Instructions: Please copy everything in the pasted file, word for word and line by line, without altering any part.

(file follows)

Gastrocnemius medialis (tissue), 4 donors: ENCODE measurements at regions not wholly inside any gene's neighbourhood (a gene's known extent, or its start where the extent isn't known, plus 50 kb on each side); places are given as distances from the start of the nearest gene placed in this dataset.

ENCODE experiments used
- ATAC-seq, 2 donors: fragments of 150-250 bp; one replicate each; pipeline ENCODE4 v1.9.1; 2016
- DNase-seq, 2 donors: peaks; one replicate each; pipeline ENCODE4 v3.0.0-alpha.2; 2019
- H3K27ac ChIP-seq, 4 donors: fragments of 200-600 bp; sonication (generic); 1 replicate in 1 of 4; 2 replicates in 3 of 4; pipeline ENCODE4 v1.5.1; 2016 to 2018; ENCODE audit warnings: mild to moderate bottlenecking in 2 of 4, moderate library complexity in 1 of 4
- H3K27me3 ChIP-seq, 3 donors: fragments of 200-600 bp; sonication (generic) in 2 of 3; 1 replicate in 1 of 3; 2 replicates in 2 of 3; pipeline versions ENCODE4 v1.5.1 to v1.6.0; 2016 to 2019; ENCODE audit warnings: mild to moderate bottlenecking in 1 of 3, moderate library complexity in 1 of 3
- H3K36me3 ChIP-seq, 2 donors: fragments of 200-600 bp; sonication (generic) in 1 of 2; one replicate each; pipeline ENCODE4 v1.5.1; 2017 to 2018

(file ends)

Gastrocnemius medialis (tissue), 4 donors: ENCODE measurements at regions not wholly inside any gene's neighbourhood (a gene's known extent, or its start where the extent isn't known, plus 50 kb on each side); places are given as distances from the start of the nearest gene placed in this dataset.

ENCODE experiments used
- ATAC-seq, 2 donors: fragments of 150-250 bp; one replicate each; pipeline ENCODE4 v1.9.1; 2016
- DNase-seq, 2 donors: peaks; one replicate each; pipeline ENCODE4 v3.0.0-alpha.2; 2019
- H3K27ac ChIP-seq, 4 donors: fragments of 200-600 bp; sonication (generic); 1 replicate in 1 of 4; 2 replicates in 3 of 4; pipeline ENCODE4 v1.5.1; 2016 to 2018; ENCODE audit warnings: mild to moderate bottlenecking in 2 of 4, moderate library complexity in 1 of 4
- H3K27me3 ChIP-seq, 3 donors: fragments of 200-600 bp; sonication (generic) in 2 of 3; 1 replicate in 1 of 3; 2 replicates in 2 of 3; pipeline versions ENCODE4 v1.5.1 to v1.6.0; 2016 to 2019; ENCODE audit warnings: mild to moderate bottlenecking in 1 of 3, moderate library complexity in 1 of 3
- H3K36me3 ChIP-seq, 2 donors: fragments of 200-600 bp; sonication (generic) in 1 of 2; one replicate each; pipeline ENCODE4 v1.5.1; 2017 to 2018